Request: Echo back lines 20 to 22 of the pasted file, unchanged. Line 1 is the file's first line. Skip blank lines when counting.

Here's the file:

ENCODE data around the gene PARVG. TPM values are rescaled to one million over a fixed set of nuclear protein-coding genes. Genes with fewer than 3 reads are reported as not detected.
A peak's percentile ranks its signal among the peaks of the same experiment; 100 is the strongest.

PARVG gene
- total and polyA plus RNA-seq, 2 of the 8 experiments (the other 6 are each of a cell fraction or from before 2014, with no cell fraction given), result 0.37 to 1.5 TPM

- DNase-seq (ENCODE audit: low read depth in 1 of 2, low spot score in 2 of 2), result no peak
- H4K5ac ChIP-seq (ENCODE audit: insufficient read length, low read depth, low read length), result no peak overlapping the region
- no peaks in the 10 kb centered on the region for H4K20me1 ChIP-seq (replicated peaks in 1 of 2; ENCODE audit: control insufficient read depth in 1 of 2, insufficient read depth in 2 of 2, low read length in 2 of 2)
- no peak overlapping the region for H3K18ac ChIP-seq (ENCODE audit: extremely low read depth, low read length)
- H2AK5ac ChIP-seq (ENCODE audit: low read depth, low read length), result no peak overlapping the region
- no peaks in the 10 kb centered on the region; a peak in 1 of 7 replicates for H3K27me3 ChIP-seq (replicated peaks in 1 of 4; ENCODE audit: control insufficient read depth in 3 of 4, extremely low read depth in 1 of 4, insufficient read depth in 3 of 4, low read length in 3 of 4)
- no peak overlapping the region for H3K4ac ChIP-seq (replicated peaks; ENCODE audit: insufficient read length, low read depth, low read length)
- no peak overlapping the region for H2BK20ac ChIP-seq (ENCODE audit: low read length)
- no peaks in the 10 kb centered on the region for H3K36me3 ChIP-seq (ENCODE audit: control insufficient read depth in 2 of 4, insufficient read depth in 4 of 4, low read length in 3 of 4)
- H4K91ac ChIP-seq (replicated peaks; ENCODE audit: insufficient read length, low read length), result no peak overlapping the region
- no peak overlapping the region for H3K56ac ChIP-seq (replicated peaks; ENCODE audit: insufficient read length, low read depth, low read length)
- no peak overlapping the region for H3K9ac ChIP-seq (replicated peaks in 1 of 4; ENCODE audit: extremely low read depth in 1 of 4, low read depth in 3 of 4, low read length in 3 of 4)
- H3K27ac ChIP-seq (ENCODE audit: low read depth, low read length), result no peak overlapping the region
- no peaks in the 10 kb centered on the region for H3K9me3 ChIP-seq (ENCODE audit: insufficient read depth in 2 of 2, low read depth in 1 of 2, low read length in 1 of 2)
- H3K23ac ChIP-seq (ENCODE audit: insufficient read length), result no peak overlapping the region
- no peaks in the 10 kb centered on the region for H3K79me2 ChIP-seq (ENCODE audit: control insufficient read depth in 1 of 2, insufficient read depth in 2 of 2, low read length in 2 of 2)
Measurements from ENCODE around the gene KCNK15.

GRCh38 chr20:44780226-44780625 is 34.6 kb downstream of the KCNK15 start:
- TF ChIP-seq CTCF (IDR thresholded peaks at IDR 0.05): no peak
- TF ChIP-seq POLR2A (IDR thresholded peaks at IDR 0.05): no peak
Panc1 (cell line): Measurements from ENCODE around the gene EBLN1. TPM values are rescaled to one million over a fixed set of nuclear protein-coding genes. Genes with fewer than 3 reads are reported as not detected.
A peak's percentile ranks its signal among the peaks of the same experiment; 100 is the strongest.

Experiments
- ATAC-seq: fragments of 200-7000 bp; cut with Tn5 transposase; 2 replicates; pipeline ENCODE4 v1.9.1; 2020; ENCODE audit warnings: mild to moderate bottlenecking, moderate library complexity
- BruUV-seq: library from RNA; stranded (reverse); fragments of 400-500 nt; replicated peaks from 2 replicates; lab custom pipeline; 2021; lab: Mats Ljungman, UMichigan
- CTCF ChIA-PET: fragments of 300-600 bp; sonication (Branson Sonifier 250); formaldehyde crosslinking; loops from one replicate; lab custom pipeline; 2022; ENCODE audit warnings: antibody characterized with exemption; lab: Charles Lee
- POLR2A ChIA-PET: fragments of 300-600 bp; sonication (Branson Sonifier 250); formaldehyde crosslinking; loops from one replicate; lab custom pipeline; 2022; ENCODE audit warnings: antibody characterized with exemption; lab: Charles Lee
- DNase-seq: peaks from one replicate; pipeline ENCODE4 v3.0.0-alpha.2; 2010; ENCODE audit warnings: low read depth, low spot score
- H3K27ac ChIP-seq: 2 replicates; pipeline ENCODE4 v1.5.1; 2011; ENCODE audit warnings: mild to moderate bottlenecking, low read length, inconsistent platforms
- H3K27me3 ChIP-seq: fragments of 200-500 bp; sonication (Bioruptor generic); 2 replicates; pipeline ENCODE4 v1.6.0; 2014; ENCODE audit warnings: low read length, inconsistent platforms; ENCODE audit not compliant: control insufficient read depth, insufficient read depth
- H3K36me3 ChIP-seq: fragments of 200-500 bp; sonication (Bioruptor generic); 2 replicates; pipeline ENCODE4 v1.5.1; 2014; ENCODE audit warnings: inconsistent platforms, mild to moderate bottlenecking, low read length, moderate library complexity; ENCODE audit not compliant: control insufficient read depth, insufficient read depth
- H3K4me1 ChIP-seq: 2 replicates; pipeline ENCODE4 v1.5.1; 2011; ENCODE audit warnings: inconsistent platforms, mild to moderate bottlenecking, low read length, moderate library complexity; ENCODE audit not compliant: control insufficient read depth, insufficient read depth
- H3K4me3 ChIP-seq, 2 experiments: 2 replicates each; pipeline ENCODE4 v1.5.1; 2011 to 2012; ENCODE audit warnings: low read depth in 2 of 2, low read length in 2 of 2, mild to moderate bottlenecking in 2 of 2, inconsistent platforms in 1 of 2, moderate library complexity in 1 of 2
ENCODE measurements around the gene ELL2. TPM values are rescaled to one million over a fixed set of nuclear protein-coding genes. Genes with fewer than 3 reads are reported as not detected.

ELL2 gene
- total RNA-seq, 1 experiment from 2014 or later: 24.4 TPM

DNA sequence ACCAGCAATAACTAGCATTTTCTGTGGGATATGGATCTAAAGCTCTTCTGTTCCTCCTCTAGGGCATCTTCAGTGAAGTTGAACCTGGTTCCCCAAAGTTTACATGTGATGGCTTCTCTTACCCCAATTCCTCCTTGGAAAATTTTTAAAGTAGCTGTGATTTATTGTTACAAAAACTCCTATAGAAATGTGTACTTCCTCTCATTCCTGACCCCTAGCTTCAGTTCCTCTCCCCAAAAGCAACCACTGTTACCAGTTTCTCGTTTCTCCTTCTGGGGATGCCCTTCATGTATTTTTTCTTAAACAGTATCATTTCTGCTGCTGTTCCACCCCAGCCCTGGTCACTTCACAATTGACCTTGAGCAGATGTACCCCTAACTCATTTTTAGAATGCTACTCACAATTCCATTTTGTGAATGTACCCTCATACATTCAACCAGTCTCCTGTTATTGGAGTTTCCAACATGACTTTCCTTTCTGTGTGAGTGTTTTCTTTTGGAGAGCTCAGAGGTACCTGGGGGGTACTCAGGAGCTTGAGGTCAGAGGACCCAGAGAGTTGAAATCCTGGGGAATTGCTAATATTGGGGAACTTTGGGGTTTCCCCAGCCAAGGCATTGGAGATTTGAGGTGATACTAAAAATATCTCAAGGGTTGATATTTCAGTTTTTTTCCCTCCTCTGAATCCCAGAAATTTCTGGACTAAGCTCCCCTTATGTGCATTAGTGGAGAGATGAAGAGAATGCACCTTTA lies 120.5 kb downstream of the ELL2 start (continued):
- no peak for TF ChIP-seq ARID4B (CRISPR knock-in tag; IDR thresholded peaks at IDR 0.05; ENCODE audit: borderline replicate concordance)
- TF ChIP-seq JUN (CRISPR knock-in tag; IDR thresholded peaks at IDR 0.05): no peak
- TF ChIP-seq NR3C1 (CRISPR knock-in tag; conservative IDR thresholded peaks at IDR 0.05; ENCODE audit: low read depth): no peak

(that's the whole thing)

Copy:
- no peaks in the 10 kb centered on the region for H3K79me2 ChIP-seq (ENCODE audit: control insufficient read depth in 1 of 2, insufficient read depth in 2 of 2, low read length in 2 of 2)
Measurements from ENCODE around the gene KCNK15.

GRCh38 chr20:44780226-44780625 is 34.6 kb downstream of the KCNK15 start: